Sometimes I get so frustrated caring for and raising this child of mine, that I forget why we chose to adopt her and raise her in the first place. I have always coached the employees of my preschool with the statement “You must get the behaviors under control, and then you can start having fun!” And I believe that with all my heart (and my Hart, too!). If kids don’t know their boundaries, then they will feel insecure and they will test and test and test them until both you and the child are exhausted. Setting clear, fair boundaries (rules), and then consistantly enforcing them with religious zeal will paint clear lines for your child to navigate within. When the child feels those boundaries are firm, then he will feel secure, stop testing them, relax and in turn you can relax, and then the two of you can start having fun. This is true wether it be in a home or a classroom or any other setting where children are involved.
This is a proven theory. I have proven it to myself and others over and over and over again for over 30 years. It works with all types of children. If they are meek, timid children, they like knowing where those boundaries are because it helps them know what is expected of them and they feel secure in their efforts to fill those expectations. If they are the proverbial oppositional child, it is even more important to be steadfast in the teaching and enforcement of those boundaries, because I truly believe that the more oppositional and defiant a child is, that usually means the more insecure he is, deep down. When you waver in your setting of those boundaries, or are inconsistent in enforcing them, the child senses your weakness, and will push harder. Because above all the child needs to know that you are in charge, and that you are strong enough and that you care enough to take care of him.
Setting boundaries is not an environmental thing, even though the word “boundary” infers a physical boundary. Setting boundaries is a very personal thing between you and that child (or children). At every new “changing of the guards”, when the child’s care is changing hands from one teacher to another, one parent to another, or between any two adults, on some level the child feels a basic insecurity at that transition of his care. “Who is his protector? Who is in charge?” And so the child will test those boundaries with that new person to see where they are. If the two people are “on the same page”, and support the expectations each other has for the child, it is much easier for the child to transition from one care provider to the next.
But when the chips are down, when you are caring for a child, that child wants to know what your limits are. And so the test between you and that child can become very personal. The child isn’t testing to see wether or not the there is a rule. He knows the rules. He is testing to see if you are going to enforce that rule.
This is why children behave differently with different people. The child has formed a personal relationship with each person, and will learn (or already knows) how far he can push that person before they have reached that boundary, that limit.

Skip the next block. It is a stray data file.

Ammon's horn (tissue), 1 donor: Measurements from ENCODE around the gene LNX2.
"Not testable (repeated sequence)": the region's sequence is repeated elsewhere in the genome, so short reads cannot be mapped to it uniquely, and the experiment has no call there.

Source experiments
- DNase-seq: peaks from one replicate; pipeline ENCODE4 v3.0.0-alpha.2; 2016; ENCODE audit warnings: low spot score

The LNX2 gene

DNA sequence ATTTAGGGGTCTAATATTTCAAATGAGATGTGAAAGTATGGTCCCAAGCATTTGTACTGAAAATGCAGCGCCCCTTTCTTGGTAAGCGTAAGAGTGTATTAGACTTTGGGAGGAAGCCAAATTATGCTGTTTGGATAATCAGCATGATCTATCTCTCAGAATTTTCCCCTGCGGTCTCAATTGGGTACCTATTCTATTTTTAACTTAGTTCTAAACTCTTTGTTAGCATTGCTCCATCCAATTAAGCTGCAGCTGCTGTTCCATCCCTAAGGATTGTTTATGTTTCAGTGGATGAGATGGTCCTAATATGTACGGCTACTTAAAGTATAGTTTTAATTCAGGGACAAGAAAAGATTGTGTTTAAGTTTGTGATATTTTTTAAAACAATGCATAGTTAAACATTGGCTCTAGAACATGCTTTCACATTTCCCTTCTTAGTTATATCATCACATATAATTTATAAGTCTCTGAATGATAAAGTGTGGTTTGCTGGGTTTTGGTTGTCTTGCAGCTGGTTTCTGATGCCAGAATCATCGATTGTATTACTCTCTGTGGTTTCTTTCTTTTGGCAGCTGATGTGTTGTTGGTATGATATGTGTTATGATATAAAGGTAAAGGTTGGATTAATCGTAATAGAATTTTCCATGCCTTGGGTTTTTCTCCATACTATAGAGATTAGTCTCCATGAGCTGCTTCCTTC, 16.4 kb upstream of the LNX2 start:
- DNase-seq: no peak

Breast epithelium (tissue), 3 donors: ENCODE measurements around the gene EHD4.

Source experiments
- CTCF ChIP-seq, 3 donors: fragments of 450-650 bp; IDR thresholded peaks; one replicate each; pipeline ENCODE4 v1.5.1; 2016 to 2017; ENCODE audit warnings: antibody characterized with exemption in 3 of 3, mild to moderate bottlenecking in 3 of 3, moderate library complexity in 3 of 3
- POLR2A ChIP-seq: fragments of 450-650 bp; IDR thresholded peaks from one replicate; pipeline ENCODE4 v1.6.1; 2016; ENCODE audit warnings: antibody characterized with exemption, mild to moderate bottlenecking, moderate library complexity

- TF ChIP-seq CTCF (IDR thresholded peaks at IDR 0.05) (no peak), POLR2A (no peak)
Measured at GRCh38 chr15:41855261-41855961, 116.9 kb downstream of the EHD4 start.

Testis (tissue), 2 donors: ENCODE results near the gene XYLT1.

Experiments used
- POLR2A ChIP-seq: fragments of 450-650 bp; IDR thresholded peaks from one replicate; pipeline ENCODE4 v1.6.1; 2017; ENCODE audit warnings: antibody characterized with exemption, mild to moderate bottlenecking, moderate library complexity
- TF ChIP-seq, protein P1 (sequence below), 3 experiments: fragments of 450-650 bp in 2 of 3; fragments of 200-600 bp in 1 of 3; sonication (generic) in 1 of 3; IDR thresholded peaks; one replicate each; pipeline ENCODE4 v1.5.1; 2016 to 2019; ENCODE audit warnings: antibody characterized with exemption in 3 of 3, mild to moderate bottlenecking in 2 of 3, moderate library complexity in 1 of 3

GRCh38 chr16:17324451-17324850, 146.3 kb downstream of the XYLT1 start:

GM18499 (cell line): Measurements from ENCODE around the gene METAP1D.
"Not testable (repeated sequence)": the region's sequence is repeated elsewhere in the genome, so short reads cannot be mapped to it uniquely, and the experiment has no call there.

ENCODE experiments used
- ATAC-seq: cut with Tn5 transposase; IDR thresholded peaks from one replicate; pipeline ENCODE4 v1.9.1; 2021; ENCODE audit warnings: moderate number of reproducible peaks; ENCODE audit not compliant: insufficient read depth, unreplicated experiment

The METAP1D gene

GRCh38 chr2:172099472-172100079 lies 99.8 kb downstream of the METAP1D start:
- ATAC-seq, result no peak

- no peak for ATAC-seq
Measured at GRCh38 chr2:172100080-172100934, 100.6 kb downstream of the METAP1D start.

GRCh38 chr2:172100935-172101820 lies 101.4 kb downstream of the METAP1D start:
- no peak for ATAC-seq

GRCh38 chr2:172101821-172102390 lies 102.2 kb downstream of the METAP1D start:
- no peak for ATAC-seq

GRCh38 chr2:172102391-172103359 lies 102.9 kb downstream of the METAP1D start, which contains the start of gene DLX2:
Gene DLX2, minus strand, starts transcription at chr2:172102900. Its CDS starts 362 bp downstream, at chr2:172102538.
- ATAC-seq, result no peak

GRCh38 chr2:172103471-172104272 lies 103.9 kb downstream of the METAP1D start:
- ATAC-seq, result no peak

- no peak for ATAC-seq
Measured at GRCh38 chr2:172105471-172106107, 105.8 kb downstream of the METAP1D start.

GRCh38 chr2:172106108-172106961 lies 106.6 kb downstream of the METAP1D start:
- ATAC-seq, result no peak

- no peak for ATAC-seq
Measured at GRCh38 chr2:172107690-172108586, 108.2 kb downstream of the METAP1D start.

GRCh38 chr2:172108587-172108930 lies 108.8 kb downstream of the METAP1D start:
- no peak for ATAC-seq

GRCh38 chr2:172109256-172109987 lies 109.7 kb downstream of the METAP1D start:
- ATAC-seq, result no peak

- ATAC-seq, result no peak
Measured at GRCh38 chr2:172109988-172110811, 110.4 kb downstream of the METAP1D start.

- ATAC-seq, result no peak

It is this personal aspect of the relationship that can make boundary setting and enforcing a challenge. I have had social workers and therapists and many, many people “in the know”, tell me not to take it personally when my daughter defies me and pushes the boundaries that I have set. In my heart of hearts I think that is pure hogwash. The relationship I have with this child is personal, by definition. When she is being oppositional, argumentative and defiant, she is specifically attacking the boundaries that I have set. Not the boundaries of her Dad, or the boundaries of her horseback riding instructor, but my boundaries. And that is her intent, because she is trying to define her relationship with me. So, yes, I take it personally.
But, here is the rub. She is attacking the boundaries I set, and thus testing me, to define her relationship with me. But she is attacking hard and furiously because, bottom line, she is very insecure in our relationship. In this case that insecurity is not my fault. That insecurity is at her absolute base because during her first 5 formative years she lived in an environment that offered her no emotional or physical security whatsoever. For her first five years she was passed around from one relative or another, lived in different homes, hotels, even in cars on occasion. Her next meal was always a crap shoot. Her basic needs were barely met, inconsistently. I won’t even go into the things she witnessed or even those things in which she possibly participated. In spite of that she had a strong, instinctive love for her birth-mother, but obviously those feelings weren’t reciprocated because her birth-mother didn’t even bother to show up in court when they permanently terminated her parental rights. So my daughter has every reason to feel insecure, and to not trust in any relationship. Her most important first relationship, that one that was the foundation for all of her future relationships, was with her birth mom. And was traumatically severed and destroyed when she was just five years old.